A doctored screenshot of a falsified press release from Wilson Police Department has enjoyed relative popularity as leftists and Black Lives Matter supporters scramble to salvage the prevailing mainstream narrative that lit the metaphorical tinder box causing the riots across major U.S. cities to take place in late-May and early-June.
Darrius Sessoms, 25, is alleged to have shot five-year-old Cannon Hinnant in the head at point black range for accidentally riding his bike on his front yard. The story grabbed international headlines as the alternative media drove coverage on the internet.
However, despite the allegations, some social media users conjured up a falsified press release of the crime, using the Wilson Police Department’s social media logo to imitate authenticity. The fake release contains a few spelling mistakes and grammatical errors–initially raising suspicions surrounding its legitimacy.
“Just to be clear, we did NOT find any evidence to back the version of events the family has been claiming,” the fake release read. “The parents of Cannon claimed their son had been shot at random for riding his bike into the neighbor’s yard. This is not an accurate [sic].”
It continues: “The version of events the suspect gave the police after his arrest was that Cannon’s father had invited him over over [sic] earlier in the day to do drugs.
“They later got into an altercation after getting high. Darrius claims that he struck Cannon by accident via a stray bullet while aiming for the child’s father, Austin Hinnant.
“Preliminary evidence has so far lined up with the suspects [sic] version of events. Both of the parents have prior histories of drug use and offenses.”
The creative–but error-laden–retelling of events was shared multiple times in an effort to sway the narrative away from the alternative media.
In spite of the post’s multiple errors, dozens of social media users bought the falsification.
“While Cannon’s father did admit he invited Darrius over during the day, he has refused to tell ocal authorities what exactly they were doing in the home prior to the incident.” the post explains. “When our officers arrives in [sic] the scene, Austin Hinnant appeared to be unde [sic] the influence of prohibited substances but refused to cooperate with our officers.”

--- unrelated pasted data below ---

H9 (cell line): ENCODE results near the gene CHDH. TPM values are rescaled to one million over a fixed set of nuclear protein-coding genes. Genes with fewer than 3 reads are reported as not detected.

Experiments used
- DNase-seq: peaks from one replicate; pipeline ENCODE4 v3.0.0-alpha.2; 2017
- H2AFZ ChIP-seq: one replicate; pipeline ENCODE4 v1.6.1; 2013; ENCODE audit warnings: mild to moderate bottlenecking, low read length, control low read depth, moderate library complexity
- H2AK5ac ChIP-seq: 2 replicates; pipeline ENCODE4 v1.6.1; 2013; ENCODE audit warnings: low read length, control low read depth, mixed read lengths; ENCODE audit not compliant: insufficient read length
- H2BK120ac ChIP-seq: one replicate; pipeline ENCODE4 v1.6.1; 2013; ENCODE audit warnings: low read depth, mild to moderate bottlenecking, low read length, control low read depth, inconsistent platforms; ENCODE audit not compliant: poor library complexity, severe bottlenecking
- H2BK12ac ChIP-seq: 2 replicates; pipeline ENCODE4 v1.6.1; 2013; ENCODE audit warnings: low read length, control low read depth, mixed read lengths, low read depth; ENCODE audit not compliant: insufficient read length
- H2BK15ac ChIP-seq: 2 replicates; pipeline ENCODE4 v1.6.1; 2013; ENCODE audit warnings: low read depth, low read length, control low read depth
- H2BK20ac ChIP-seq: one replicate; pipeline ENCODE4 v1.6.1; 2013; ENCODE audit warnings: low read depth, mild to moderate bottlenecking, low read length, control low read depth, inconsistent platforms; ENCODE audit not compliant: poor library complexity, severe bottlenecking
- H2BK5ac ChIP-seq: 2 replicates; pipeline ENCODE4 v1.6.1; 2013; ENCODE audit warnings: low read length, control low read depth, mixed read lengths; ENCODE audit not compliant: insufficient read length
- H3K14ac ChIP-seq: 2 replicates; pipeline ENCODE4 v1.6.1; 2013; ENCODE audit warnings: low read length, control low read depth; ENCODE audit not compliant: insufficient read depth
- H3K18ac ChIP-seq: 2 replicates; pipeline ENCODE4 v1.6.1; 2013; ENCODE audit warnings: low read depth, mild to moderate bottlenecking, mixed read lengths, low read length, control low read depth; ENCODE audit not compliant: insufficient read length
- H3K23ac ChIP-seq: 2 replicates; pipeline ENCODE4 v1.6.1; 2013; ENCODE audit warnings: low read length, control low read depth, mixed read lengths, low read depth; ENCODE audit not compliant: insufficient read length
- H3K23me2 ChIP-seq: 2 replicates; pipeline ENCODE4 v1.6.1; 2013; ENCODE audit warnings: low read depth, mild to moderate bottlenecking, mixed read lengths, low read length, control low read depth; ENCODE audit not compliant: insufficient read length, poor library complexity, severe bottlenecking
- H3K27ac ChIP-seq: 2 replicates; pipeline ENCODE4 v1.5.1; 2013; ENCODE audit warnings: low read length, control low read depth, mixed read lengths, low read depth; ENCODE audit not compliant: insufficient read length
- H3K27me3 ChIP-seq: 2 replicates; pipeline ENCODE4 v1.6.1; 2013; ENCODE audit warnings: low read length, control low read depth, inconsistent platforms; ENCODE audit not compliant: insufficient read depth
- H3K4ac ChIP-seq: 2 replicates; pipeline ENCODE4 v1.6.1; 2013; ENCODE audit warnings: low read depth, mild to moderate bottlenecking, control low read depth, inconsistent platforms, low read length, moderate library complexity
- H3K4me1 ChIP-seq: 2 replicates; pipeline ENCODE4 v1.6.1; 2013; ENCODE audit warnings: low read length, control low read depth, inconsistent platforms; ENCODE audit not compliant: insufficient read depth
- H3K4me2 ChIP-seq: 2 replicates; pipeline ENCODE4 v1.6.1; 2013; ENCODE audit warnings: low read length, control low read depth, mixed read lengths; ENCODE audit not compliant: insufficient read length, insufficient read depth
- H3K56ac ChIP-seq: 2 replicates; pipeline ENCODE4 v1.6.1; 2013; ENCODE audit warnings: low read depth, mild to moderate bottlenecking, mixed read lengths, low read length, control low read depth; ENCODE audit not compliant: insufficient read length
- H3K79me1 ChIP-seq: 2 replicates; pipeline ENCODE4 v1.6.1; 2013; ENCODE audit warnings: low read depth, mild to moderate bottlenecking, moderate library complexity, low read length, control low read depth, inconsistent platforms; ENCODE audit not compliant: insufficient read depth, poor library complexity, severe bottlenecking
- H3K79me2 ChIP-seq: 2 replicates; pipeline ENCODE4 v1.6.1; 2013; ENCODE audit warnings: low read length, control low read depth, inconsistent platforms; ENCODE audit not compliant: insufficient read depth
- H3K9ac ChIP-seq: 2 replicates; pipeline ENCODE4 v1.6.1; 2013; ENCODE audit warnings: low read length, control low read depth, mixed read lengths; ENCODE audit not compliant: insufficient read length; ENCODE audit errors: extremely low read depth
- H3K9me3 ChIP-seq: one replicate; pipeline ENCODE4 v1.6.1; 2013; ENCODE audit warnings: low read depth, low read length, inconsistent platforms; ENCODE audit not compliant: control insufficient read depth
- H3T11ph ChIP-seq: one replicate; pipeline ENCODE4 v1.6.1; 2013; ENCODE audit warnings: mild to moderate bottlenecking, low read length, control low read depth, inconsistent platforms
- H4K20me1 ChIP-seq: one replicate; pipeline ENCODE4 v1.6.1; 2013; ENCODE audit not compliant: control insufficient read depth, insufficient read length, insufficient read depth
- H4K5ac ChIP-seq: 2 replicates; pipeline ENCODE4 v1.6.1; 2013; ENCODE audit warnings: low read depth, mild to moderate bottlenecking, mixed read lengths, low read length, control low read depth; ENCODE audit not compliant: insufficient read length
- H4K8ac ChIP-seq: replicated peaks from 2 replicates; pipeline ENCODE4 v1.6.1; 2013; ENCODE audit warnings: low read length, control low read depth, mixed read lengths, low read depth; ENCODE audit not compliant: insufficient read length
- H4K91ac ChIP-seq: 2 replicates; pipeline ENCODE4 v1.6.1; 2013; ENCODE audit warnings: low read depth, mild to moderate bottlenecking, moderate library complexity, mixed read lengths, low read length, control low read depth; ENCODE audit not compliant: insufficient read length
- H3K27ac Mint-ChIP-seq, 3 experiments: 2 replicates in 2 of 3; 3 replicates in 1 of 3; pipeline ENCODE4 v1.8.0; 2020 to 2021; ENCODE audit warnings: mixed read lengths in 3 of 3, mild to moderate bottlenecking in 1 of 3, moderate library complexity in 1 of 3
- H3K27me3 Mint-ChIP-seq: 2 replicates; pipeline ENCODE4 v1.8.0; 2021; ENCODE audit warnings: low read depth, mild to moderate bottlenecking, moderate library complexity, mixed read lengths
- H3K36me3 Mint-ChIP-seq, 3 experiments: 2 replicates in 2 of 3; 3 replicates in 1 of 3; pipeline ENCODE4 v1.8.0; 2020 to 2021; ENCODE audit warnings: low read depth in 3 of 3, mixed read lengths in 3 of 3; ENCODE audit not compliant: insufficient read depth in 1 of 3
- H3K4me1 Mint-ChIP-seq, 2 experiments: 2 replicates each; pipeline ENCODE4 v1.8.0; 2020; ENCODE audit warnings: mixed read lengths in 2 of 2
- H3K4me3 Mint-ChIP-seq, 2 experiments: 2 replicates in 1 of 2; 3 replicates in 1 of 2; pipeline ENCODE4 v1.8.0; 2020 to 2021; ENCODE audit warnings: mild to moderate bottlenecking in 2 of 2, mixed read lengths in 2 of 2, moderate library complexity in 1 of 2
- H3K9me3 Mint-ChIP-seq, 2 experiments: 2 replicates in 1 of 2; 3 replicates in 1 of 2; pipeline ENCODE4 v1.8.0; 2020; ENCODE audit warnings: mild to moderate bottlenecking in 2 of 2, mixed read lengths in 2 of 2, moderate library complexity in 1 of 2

“We, as of today, have not discovered any evidence of this incident of [sic] being pre-meditated [sic] or committed with any intent to kill the child,” the fake post adds.
Before the post is cut off, it reads: “However, as with any violent crimes committed against children, Cannon’s parents Austin Hinnant and Bonny Waddell have been placed under formal investigation under order of the Attorney General Josh Stein.”
Following the revelation of the fake release, The Wilson Police Department issued a statement on Facebook to address the circulation of doctored releases purporting to be from their social media account.
One Black Lives Matter supporter who shared the fake release claimed he could not share the original post detailing the fake release because he was a “criminal.”
The Wilson Police Department wrote: “The Wilson Police Department has been made aware of numerous posts containing false information circulating on social media, including some posts that look like they were releases from investigators. These are fraudulent posts. You can help us by reporting these fraudulent releases to Facebook so they can be removed.”
The horribly tragic Cannon Hinnant story was gingerly covered by the mainstream press after spending months furiously promoting the in-custody killing of suspected fraudster George Floyd.
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